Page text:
Tracy-Wolfson
Tracy Wolfson | Biography

Quick Wiki

  • Full Name Tracy Wolfson
  • Occupation Sportscaster, NFL Reporter, Sports Announcer
  • Birth Date Mar 17, 1975
  • Age 47 Years, 2 Months
  • Ethnicity Jewish Heritage (exact ethnic background undisclosed)
  • Relationship Status Married
  • Husband David Reichel
  • Height  5 feet 2 inches (1.57 m) tall
  • Children 3 sons (Dylan, Ari, and Evan)
  • Nationality American
  • Birthplace Undisclosed
  • Zodiac Sign Pisces
  • Political Affiliation Jewish
  • Mother Josephine Wolfson
  • Father Jerome Wolfson
  • Mother's Occupation Art teacher
  • Father's Occupation Consultancy firm owner
  • Education Degree in communications from the University of Michigan
  • Net Worth $ 5 million (reportedly), $1 million yearly income including salary
  • Awards Five-time Emmy nominee
  • Unique Body Features Mole (Right cheek, adjacent to nose)
American Sportscaster for CBS Sports

Tracy Wolfson | Biography

Previously worked for WZBN-TV and ESPN

Wolfson presently functions as the lead reporter for the NFL (National Football League) on CBS, covering Sunday games and AFC Wildcard, Divisional, and Championship games.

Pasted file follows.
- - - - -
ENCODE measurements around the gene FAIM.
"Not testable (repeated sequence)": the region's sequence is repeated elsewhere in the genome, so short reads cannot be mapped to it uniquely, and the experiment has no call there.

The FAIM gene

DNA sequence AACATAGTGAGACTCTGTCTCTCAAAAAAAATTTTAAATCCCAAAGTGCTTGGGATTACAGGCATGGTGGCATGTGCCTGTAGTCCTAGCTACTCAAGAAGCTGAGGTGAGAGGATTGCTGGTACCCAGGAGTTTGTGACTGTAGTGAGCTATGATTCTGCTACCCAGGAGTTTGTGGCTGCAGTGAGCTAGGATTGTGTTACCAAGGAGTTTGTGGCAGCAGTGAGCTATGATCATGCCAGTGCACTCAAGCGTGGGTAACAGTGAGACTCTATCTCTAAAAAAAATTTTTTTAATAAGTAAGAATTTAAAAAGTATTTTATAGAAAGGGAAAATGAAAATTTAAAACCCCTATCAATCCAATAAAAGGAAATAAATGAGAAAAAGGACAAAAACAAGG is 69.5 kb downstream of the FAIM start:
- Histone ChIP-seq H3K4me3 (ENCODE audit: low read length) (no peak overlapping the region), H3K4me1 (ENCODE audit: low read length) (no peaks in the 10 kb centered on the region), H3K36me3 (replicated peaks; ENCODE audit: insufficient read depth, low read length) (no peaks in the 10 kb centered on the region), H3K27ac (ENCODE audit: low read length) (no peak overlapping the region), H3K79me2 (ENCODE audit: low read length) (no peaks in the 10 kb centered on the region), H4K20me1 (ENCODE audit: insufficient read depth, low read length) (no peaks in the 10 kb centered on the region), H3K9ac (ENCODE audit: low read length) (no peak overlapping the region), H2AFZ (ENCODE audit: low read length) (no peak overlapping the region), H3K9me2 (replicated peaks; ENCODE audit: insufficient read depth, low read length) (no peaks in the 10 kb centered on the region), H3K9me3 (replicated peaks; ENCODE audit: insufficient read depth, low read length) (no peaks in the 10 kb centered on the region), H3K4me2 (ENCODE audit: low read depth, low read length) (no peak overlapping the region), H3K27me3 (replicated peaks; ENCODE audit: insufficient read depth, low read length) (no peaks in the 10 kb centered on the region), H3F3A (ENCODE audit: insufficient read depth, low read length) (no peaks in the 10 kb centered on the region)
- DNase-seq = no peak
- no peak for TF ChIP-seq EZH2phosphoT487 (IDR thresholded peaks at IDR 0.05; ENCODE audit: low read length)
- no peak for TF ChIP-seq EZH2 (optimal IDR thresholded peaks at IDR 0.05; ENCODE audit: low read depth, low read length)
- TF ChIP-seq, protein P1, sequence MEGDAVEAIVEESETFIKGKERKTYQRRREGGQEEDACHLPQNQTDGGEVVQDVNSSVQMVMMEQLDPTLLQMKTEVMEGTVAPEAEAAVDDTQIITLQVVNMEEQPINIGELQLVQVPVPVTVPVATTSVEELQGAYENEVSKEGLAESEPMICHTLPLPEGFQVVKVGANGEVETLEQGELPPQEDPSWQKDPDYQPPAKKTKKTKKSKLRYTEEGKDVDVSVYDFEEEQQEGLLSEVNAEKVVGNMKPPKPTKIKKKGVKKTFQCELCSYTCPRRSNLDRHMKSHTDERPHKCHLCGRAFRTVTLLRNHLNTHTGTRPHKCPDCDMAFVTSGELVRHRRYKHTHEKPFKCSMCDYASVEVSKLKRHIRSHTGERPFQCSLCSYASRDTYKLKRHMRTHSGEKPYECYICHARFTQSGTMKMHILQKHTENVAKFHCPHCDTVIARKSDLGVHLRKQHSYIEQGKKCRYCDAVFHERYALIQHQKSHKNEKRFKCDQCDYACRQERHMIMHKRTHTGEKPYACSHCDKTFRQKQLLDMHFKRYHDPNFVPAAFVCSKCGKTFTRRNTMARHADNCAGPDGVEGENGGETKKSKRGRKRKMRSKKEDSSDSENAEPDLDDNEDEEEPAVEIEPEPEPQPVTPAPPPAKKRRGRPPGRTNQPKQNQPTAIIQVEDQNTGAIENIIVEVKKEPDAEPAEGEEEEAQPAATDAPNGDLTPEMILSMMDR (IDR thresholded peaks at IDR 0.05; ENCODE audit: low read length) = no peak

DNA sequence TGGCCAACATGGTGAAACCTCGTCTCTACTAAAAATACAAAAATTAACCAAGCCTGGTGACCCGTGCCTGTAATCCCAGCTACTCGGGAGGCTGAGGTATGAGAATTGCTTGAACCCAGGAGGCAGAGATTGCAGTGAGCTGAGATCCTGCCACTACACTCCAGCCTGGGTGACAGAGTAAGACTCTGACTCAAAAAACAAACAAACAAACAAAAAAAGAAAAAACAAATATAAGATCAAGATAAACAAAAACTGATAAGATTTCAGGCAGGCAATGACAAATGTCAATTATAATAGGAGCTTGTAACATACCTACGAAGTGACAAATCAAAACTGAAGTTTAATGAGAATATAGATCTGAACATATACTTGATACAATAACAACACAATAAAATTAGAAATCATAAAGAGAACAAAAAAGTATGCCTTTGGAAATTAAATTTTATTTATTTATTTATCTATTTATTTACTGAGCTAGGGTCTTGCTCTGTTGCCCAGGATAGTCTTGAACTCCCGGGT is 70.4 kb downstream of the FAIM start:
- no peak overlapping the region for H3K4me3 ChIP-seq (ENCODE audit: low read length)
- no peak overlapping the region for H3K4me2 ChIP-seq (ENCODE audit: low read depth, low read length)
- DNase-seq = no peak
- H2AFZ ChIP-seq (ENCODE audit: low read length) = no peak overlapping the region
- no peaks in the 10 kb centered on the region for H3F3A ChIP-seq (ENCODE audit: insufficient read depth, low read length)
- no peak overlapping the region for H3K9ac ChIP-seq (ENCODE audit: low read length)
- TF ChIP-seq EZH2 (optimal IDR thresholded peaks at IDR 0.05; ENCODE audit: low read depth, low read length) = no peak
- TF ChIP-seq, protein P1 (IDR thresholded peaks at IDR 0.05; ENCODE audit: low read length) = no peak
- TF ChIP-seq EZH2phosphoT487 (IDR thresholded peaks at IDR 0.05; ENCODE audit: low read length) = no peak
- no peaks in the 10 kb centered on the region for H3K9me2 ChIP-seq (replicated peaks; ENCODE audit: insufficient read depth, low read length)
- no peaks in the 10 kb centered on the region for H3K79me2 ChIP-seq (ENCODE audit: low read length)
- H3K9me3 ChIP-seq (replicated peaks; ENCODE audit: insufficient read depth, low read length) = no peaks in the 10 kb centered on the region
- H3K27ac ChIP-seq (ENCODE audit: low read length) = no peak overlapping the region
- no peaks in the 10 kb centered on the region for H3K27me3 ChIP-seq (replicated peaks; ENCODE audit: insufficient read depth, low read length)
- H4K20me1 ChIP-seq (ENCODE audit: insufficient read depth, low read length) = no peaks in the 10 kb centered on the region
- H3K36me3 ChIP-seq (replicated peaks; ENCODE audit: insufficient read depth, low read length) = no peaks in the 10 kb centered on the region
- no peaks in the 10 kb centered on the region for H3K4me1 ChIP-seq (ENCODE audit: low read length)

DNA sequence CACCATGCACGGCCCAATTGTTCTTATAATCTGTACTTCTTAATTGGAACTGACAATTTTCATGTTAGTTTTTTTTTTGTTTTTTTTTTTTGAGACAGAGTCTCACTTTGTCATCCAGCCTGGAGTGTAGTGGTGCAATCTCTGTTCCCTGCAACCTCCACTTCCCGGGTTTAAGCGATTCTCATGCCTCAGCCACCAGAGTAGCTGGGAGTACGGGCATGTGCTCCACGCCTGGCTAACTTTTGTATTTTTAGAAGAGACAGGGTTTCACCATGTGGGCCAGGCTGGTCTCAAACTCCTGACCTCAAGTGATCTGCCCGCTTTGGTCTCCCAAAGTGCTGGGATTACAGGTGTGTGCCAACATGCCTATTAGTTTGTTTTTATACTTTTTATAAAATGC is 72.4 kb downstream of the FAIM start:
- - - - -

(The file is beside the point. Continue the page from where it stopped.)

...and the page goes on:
Tracy Wolfson is an experienced American sportscaster employed at CBS Sports.

Short Bio

Tracy Wolfson is a popular media figure in the sporting industry. She covers trending events and hot news prominently as a sideline reporter. Wolfson completed her degree in communications from the University of Michigan. During her senior year in 1997, she was involved with CBS and her first career job was that of a runner at Michigan. She was later handed the coverage opportunities in New York and Indianapolis because she impressed CBS personnel by doing "so much work" before graduation. To Times Union in 2016, she shared,

My job there was not only to pick up (Duke coach) Mike Krzyzewski and his wife, Mickie, from the airport and drive them around, but I got the cue the band during the championship game. I remember, it was "Simon Says ... Championship" (a line uttered by then-CBS analyst Billy Packer about Miles Simon), Arizona won, and I got to run out on to the court, and in my earpiece I'm hearing, "Get off the court! Get off the court!" I was like a fan covering it, it was so new to me."

After graduating, Wolfson went on to work for the WZBN-TV station as she wished to pursue a broadcasting career. She then worked as an agent for a year before taking sports-producing stints. She would then use her broad sports media experiences to create sample tapes, which helped her land an anchoring role in Trenton. "I was an agent for a year, I was a sports producer for a year, made a fake tape, sent it around the country, got one job in Trenton, N.J., and that's how I got my start," she disclosed.